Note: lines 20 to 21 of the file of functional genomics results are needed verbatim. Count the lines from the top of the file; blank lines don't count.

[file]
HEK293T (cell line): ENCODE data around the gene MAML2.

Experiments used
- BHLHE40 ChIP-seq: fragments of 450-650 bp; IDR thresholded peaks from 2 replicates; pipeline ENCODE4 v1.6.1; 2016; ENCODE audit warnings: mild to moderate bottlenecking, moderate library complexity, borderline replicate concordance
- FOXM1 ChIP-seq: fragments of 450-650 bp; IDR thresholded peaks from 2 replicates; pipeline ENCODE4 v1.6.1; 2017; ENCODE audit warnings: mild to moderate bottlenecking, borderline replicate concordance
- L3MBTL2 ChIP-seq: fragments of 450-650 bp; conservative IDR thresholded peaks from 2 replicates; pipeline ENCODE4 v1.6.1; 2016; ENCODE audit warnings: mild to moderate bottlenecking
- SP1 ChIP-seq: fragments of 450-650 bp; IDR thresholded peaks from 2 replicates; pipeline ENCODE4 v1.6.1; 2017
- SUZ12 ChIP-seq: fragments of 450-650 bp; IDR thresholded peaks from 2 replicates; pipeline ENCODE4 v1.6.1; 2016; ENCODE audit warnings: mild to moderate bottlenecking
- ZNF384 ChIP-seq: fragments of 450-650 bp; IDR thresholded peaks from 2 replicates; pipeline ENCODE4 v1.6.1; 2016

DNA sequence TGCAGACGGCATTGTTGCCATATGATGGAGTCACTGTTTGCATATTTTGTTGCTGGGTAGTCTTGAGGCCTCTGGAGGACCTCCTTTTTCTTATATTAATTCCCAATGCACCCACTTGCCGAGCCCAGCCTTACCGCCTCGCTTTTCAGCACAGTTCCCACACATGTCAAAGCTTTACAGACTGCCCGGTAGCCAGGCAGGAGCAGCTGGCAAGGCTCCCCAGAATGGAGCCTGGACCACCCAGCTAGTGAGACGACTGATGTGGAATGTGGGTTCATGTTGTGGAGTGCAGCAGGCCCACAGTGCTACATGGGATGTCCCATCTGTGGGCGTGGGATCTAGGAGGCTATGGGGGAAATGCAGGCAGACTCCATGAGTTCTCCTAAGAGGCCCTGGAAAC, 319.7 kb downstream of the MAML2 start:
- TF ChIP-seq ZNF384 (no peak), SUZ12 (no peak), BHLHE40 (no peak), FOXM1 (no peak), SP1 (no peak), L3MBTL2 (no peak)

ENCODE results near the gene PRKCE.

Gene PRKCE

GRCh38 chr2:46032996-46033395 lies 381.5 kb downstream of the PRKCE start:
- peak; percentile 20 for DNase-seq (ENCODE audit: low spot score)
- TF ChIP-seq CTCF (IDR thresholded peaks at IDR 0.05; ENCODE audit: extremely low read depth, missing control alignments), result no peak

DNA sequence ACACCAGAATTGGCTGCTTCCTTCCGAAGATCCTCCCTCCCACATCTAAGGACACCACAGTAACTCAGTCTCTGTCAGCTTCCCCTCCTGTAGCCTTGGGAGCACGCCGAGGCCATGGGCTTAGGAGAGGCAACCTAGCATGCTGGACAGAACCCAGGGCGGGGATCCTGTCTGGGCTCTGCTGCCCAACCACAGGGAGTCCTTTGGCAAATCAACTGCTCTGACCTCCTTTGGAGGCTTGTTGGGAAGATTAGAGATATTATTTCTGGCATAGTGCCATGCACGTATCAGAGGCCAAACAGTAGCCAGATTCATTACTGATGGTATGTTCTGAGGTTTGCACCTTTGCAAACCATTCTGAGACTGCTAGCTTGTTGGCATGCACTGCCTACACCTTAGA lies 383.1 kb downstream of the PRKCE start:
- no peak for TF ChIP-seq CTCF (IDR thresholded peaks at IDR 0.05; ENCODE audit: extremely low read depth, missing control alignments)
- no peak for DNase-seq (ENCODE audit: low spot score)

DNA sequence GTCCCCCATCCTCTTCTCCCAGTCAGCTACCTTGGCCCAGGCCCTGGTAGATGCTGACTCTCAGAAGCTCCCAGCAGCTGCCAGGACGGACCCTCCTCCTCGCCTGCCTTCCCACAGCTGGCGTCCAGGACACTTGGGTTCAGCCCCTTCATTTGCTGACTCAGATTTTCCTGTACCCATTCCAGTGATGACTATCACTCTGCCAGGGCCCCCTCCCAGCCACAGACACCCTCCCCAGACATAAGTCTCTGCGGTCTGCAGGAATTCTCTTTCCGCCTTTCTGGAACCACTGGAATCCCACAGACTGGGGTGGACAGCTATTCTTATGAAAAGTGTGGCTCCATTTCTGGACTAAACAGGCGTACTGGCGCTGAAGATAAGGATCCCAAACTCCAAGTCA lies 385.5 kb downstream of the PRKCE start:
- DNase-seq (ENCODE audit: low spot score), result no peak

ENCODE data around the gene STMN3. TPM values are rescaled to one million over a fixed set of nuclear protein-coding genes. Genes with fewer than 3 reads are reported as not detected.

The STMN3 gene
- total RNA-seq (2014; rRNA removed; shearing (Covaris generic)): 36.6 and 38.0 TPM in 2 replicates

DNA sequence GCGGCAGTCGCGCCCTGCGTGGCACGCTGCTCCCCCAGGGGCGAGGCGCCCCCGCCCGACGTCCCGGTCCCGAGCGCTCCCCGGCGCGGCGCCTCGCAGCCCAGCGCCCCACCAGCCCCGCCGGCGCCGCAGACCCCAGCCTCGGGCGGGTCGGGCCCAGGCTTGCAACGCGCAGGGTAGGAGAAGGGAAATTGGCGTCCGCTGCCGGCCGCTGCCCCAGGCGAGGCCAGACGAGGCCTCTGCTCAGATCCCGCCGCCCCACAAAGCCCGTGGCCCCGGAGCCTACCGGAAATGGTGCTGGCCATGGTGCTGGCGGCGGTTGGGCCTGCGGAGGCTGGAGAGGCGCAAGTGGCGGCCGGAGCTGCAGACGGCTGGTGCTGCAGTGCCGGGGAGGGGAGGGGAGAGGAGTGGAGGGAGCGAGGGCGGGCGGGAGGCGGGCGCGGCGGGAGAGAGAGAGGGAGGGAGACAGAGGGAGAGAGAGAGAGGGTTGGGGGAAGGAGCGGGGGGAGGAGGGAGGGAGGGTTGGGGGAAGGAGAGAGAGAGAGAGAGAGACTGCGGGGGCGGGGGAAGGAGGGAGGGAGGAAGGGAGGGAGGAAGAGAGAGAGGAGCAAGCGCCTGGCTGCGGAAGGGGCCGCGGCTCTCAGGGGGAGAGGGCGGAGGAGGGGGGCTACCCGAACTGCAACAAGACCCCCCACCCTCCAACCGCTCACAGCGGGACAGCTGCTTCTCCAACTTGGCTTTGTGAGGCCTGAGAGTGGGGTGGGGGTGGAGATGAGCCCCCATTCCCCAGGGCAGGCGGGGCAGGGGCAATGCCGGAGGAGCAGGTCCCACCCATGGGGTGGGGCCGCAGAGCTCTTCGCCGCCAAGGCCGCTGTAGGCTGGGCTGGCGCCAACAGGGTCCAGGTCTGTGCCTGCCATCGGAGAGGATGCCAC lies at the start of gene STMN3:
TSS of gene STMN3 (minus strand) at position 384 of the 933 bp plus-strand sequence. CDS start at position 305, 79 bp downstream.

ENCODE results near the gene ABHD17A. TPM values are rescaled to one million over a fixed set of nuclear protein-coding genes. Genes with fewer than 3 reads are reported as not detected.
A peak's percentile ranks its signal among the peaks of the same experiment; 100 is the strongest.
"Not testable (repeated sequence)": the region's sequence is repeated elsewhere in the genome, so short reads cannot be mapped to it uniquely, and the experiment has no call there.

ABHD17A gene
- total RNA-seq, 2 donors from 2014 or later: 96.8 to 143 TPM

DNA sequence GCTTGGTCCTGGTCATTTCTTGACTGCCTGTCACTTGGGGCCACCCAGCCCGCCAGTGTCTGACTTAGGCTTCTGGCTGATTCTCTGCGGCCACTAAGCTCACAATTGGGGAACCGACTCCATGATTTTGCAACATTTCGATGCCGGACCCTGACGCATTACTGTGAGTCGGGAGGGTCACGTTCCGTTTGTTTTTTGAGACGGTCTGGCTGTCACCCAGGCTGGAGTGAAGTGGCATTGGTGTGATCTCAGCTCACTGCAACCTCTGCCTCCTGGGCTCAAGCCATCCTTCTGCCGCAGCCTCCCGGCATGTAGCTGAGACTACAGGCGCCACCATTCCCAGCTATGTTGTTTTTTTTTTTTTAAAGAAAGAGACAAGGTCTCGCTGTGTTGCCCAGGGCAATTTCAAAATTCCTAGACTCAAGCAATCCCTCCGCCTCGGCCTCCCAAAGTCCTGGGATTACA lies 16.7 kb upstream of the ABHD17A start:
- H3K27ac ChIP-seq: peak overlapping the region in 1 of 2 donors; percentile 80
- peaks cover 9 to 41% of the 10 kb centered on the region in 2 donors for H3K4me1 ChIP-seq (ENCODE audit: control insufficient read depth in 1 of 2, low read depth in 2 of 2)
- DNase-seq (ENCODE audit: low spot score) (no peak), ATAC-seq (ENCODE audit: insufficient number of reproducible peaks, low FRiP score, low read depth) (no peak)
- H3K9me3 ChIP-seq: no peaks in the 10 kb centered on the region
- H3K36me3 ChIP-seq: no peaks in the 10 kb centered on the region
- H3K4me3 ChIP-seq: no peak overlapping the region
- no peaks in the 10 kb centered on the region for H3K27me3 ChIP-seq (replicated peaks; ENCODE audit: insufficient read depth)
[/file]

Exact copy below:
- DNase-seq (ENCODE audit: low spot score), result no peak

ENCODE data around the gene STMN3. TPM values are rescaled to one million over a fixed set of nuclear protein-coding genes. Genes with fewer than 3 reads are reported as not detected.